As Diane Greenwald explained, "Neither Marc nor I had ever been involved with STEP, but last spring, I saw the notice in the Inquirer that STEP had selected Zaria and was seeking a host family. Something about her just caught my attention. We talked to the STEP board members and learned how much support the board and community would provide. Then we talked to our sons, and really it was their unhesitating enthusiasm to share our home that clinched our commitment."

samwickThe success of each STEP student further depends on a consistently strong network of personal support and access to resources from the fifty-plus member STEP organization, as well as the broader Scarsdale community. Scarsdale High School also offers a structure of support in the form of a new student group run by Dean Nancy Thompson and Youth Outreach Worker, Lauren Pomerantz. In addition, the student-run STEP Club organizes fundraisers and social events.

Just a few weeks after her arrival in Scarsdale, on September 14th, STEP hosted a potluck dinner to welcome Zaria, along with its first board meeting of the 2016-17 year.

Zaria reported on her academic courses, and was especially enthusiastic about the prospect of conducting experiments in Psychology and developing public speaking skills in Acting class. Zaria has already joined the Junior Varsity cheerleading squad and is also interested in trying out for one of the school's a cappella groups.

Asked to reflect on her adjustment so far to life in Scarsdale, Zaria remained both focused on the positive, as well as candid. "I believe that everything is going well. Everyone is so nice and welcoming that I am kind of distracted from not being close to my family and friends. Although I do miss the little things sometimes...."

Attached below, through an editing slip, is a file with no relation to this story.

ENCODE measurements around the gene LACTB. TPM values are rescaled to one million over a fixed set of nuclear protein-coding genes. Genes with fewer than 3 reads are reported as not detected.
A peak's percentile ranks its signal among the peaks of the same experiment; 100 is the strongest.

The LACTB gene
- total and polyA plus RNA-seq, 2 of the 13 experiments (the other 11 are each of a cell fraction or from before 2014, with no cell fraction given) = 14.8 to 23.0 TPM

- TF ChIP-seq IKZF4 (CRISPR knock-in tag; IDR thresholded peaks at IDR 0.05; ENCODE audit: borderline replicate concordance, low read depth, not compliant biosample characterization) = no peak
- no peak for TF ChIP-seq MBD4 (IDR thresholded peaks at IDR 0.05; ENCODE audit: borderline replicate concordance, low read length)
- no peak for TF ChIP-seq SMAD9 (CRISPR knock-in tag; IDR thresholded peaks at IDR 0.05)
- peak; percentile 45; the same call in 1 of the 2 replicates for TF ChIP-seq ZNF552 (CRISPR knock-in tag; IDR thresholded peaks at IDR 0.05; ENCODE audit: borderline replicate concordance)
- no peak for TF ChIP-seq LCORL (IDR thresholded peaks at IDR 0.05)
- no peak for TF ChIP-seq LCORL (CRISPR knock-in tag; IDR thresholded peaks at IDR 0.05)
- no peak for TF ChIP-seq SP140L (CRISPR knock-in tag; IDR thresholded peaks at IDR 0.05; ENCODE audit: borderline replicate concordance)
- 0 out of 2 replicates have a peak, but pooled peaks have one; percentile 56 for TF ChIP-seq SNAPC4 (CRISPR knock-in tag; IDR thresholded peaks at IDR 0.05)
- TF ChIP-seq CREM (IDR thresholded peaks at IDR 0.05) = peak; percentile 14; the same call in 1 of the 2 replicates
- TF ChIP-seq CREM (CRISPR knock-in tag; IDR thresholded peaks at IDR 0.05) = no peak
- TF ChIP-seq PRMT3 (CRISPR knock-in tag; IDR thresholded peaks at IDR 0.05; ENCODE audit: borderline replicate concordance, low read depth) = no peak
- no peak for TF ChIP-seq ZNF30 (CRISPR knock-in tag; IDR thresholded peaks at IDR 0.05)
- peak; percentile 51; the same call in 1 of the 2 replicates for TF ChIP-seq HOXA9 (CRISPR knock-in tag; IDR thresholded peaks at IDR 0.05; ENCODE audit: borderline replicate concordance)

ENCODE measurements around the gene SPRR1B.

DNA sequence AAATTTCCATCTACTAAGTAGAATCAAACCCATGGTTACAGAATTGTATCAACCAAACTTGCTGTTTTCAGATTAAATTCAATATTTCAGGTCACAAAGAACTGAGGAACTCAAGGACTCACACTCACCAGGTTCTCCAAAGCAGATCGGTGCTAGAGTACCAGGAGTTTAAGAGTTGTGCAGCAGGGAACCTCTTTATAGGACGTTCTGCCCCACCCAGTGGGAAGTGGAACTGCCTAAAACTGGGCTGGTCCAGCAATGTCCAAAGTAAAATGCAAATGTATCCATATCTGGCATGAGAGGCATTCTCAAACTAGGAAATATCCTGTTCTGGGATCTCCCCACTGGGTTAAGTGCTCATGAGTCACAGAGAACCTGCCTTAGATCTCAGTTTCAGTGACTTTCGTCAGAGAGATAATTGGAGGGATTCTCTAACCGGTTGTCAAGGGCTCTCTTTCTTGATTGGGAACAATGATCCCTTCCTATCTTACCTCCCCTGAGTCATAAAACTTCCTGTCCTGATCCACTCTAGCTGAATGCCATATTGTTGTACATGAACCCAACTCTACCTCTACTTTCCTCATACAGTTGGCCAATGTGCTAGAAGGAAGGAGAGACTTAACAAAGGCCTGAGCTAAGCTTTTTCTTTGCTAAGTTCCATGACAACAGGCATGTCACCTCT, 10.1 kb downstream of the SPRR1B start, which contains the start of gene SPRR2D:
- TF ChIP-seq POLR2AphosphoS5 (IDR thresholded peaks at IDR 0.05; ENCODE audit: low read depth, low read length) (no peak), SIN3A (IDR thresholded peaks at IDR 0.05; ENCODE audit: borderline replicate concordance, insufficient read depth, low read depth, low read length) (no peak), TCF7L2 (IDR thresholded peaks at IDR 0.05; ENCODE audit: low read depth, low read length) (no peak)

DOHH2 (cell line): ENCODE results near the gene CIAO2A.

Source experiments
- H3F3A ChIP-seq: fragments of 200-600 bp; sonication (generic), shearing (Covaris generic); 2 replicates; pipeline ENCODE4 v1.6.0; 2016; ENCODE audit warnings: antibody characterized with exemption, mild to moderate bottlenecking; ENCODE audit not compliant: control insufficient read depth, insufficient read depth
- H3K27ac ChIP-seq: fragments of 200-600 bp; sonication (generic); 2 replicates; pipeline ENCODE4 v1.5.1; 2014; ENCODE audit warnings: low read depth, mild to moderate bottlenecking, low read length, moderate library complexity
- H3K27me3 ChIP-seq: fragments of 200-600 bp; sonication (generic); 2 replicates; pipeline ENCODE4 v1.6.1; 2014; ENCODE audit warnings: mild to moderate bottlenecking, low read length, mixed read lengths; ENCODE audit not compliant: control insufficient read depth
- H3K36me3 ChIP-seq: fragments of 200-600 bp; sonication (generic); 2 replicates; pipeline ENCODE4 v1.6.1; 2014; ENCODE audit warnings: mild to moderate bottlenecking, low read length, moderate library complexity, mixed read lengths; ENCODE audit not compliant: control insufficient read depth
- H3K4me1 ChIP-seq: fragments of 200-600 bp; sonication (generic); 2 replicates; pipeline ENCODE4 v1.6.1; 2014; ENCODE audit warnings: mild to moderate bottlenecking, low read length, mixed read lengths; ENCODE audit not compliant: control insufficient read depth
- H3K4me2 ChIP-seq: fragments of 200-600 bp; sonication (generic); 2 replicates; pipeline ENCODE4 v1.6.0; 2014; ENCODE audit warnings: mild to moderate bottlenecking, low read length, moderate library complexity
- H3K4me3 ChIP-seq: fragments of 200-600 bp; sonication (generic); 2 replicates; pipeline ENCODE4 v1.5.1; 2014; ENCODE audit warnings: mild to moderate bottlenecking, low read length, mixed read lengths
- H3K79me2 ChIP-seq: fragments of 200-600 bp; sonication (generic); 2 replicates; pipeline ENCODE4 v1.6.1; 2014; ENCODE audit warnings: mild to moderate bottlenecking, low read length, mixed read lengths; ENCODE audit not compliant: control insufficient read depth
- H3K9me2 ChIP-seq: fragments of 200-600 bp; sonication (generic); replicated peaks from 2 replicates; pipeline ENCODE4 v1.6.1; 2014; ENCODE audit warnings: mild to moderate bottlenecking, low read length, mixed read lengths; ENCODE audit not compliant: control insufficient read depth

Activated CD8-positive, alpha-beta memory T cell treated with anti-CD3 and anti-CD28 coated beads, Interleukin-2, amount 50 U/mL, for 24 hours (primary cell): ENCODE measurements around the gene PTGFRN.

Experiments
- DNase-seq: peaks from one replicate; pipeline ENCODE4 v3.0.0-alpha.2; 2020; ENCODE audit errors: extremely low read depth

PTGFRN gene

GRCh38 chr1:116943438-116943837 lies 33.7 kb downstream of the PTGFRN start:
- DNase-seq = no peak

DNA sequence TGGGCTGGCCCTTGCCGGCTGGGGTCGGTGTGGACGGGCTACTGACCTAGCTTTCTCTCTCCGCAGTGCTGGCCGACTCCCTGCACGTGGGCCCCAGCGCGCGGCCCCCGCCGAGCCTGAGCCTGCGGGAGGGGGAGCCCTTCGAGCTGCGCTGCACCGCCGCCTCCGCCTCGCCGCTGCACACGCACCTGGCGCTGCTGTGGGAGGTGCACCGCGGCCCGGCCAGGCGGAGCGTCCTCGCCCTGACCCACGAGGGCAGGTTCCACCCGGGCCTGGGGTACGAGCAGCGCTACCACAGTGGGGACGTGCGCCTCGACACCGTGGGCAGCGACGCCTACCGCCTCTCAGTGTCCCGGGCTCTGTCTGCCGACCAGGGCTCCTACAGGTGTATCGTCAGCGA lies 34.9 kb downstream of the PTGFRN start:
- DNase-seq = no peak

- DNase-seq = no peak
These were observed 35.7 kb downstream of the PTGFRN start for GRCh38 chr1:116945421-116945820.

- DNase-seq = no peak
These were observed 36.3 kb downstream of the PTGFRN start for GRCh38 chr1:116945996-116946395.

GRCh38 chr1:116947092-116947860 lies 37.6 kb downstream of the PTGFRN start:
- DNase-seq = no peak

It will no doubt take time for this new STEP student to build new relationships and to feel she is part of the Scarsdale community, but already her open and straightforward demeanor and positive attitude have helped to ease her transition. As host parent Diane Greenwald puts it, "Zaria has made it easy for us to welcome her, as she approaches everything she does with a ready smile. She is a brave and positive young woman. In this very short time, Zaria has impressed us all with her enthusiasm, determination and maturity. It has only been a few weeks, but I anticipate we will learn much from her, and I hope she from us."

2016 marks STEP's 50th year and a community-wide celebration will take place to commemorate this milestone on Saturday, November 12th at the Scarsdale Woman's Club. It was former Scarsdale Social Studies teacher Eric Rothschild who first established the Student Transfer Education Program in Scarsdale in 1966 and the guest of honor for the anniversary celebration will be Rashid Silvera, another venerated Scarsdale High School Social Studies teacher who has also been a true friend of STEP. Those interested in learning more about STEP, attending the 50th celebration, donating funds or services, or becoming a host family, should contact STEP at info@scarsdalestep.org, or visit its website, www.scarsdalestep.org.

Author Mary Beth Evans is a member of the STEP Board.